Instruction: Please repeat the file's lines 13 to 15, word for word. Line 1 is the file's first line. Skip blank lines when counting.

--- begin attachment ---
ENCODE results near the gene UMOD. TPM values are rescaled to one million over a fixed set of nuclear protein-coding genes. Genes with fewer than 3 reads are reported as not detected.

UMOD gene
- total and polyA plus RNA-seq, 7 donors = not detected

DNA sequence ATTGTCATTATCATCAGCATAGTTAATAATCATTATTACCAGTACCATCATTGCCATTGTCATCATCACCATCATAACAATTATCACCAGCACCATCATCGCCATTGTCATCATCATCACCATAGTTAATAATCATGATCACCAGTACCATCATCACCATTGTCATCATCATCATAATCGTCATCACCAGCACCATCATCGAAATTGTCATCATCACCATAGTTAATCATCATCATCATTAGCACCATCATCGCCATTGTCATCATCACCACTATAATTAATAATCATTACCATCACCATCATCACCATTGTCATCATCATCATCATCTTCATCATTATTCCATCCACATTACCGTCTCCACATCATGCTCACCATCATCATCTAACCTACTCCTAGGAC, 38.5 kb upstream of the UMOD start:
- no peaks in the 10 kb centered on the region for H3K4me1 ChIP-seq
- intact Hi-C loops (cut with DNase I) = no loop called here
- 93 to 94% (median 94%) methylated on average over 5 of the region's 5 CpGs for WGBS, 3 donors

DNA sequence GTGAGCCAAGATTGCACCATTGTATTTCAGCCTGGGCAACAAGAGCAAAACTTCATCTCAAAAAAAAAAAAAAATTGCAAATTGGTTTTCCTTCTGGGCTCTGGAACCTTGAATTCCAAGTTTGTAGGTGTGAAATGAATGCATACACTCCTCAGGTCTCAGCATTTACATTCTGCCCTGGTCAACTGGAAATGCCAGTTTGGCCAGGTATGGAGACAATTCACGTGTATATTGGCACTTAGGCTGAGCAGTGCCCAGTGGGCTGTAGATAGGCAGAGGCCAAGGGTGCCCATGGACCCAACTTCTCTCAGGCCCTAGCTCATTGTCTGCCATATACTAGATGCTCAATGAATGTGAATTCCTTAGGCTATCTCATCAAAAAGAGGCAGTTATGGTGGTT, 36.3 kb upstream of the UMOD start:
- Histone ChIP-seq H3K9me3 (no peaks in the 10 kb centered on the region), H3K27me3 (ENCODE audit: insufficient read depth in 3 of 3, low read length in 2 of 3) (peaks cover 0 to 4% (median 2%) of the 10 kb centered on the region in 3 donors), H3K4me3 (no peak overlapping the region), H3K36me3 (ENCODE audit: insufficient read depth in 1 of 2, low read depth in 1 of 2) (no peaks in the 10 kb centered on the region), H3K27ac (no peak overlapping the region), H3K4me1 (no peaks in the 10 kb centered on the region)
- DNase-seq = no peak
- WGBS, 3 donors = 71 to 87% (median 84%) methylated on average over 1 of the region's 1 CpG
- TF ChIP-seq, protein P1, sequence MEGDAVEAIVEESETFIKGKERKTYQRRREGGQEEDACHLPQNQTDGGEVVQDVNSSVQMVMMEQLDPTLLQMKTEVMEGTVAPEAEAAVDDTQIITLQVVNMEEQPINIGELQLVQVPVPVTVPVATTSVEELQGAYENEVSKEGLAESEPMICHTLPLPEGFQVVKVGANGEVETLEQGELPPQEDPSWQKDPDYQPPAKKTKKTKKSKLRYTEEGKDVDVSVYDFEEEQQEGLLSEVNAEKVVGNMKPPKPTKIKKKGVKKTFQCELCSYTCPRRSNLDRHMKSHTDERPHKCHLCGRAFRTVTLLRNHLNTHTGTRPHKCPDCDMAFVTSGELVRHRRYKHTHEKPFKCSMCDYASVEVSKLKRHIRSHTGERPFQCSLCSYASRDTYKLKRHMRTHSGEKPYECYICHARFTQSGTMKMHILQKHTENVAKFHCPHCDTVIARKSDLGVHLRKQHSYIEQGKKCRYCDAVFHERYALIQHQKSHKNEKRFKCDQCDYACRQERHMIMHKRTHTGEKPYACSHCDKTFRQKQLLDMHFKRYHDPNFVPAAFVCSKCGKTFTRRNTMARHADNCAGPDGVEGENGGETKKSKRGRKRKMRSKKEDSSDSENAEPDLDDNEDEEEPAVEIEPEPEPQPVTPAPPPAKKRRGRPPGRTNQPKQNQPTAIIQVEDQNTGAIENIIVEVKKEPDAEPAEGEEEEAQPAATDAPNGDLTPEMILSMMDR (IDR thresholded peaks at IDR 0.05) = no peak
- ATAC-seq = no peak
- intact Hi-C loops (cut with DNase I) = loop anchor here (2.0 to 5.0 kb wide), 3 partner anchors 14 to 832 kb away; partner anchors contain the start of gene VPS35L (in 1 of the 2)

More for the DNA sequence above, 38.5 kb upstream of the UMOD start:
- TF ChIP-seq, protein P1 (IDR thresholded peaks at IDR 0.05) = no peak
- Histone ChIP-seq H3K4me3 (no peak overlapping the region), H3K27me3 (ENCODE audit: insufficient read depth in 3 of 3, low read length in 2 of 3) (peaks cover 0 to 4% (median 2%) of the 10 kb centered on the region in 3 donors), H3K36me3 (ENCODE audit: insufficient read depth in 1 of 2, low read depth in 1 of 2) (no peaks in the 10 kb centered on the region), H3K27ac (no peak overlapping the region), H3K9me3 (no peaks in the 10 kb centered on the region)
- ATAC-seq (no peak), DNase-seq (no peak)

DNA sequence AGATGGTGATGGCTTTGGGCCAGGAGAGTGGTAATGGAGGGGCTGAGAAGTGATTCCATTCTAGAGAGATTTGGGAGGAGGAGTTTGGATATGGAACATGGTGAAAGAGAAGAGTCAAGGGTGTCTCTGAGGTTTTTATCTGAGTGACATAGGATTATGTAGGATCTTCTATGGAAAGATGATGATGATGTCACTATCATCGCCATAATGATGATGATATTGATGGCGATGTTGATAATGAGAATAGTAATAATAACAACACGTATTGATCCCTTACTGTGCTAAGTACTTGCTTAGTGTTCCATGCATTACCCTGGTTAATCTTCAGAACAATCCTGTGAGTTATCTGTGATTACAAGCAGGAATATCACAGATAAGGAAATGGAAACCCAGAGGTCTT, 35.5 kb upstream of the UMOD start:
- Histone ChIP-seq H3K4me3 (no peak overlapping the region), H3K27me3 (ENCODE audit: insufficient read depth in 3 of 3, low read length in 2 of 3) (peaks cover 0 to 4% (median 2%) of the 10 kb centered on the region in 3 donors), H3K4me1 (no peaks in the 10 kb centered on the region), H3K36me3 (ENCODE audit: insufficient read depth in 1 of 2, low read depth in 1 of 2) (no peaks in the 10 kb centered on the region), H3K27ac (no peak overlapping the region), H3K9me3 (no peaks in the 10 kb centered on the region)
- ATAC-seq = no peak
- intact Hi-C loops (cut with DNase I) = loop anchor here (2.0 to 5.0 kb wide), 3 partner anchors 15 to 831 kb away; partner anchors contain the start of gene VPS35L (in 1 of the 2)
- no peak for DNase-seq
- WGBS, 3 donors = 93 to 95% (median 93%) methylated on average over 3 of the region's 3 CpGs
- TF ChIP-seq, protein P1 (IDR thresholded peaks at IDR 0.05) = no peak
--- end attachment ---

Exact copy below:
- ATAC-seq = no peak
- intact Hi-C loops (cut with DNase I) = loop anchor here (2.0 to 5.0 kb wide), 3 partner anchors 14 to 832 kb away; partner anchors contain the start of gene VPS35L (in 1 of the 2)

More for the DNA sequence above, 38.5 kb upstream of the UMOD start: